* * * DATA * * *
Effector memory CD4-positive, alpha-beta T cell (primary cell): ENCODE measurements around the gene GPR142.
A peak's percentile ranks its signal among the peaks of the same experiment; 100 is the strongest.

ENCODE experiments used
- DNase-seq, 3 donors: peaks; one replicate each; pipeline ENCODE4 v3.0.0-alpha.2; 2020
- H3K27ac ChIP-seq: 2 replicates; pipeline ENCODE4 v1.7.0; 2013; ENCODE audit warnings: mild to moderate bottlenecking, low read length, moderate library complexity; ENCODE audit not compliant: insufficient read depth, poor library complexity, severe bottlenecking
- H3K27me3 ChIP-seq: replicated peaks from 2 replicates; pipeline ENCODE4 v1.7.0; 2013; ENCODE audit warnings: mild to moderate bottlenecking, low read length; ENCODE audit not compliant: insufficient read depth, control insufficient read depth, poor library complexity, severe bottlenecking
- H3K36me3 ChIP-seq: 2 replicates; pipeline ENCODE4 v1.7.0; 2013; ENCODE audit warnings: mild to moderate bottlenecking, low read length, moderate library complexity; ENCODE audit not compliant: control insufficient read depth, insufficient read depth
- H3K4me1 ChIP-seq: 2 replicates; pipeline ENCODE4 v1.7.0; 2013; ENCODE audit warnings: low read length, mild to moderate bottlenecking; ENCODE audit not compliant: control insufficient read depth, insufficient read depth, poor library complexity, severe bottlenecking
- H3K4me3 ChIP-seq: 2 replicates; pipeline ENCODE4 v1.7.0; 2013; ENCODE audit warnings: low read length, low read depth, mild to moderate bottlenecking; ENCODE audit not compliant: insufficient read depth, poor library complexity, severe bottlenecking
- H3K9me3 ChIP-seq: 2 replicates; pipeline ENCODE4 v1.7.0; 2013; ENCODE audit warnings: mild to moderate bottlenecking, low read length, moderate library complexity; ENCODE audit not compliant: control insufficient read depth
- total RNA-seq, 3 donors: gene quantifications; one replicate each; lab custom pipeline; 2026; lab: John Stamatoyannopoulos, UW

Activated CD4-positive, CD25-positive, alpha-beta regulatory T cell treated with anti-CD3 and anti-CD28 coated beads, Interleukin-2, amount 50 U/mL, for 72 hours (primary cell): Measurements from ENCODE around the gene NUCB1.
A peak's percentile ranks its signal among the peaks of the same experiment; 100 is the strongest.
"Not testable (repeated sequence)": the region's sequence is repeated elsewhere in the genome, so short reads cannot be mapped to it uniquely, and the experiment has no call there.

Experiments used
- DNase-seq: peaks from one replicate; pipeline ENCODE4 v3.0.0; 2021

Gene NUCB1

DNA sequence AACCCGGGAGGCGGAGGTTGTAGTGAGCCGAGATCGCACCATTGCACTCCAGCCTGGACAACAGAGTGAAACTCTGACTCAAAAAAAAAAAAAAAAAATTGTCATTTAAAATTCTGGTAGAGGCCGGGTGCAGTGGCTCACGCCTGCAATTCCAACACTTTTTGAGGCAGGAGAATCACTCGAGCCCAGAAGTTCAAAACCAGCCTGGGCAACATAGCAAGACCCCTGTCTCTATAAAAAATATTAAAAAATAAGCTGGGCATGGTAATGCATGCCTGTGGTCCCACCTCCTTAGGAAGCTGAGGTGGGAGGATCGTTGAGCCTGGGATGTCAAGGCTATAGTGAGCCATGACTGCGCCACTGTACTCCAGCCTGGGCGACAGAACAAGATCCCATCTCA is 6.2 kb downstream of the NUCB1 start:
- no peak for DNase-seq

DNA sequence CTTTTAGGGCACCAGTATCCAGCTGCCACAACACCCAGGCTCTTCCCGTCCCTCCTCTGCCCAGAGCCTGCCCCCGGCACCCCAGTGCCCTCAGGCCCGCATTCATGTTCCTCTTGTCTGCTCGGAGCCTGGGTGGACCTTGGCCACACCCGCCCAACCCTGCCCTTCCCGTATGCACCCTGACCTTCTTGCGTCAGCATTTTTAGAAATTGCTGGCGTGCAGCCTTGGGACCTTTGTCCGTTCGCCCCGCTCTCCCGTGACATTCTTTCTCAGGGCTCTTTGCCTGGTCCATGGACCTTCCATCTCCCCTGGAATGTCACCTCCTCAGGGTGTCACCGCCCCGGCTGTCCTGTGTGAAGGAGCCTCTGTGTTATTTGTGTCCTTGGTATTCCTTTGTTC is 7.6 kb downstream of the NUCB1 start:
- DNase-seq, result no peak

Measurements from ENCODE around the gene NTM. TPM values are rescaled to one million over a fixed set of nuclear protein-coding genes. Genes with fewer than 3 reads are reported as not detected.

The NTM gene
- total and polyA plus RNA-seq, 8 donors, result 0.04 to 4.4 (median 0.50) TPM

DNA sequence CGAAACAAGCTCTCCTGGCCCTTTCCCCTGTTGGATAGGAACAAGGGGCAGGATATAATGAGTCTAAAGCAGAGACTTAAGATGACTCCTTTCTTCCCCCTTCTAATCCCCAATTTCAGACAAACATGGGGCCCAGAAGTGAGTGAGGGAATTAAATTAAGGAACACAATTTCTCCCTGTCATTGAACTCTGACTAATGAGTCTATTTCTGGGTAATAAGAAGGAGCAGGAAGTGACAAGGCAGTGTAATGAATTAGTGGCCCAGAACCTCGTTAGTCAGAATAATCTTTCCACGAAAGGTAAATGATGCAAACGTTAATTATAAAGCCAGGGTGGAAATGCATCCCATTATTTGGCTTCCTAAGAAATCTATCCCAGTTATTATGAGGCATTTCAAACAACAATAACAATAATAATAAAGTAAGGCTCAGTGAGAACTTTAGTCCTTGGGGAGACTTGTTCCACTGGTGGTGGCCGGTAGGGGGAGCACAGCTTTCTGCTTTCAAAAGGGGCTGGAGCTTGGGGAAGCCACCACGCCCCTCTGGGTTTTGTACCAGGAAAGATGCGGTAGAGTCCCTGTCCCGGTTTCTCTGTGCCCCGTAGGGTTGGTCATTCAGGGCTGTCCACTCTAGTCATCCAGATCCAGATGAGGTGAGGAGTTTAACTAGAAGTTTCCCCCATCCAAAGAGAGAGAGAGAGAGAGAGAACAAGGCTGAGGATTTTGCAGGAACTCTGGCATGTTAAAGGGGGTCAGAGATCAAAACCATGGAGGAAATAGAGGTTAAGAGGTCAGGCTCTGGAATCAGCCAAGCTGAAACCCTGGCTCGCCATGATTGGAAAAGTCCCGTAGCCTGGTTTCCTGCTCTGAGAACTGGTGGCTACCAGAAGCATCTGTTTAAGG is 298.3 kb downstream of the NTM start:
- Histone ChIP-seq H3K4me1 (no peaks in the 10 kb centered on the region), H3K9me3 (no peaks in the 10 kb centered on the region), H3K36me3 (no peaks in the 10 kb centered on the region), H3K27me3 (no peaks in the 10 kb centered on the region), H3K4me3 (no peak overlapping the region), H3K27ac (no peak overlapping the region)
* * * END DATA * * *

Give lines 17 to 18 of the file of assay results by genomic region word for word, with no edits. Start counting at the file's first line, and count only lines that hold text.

Gene NUCB1

DNA sequence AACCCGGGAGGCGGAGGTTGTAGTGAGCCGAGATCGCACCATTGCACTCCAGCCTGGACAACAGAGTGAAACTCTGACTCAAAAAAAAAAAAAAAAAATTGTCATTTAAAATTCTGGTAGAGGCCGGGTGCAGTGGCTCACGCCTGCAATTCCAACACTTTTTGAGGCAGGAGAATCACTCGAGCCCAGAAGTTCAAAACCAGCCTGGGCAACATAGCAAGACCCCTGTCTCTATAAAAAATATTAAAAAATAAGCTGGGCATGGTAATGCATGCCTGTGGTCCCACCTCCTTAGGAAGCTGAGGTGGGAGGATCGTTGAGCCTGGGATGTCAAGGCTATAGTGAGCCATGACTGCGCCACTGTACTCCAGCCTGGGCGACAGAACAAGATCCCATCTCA is 6.2 kb downstream of the NUCB1 start: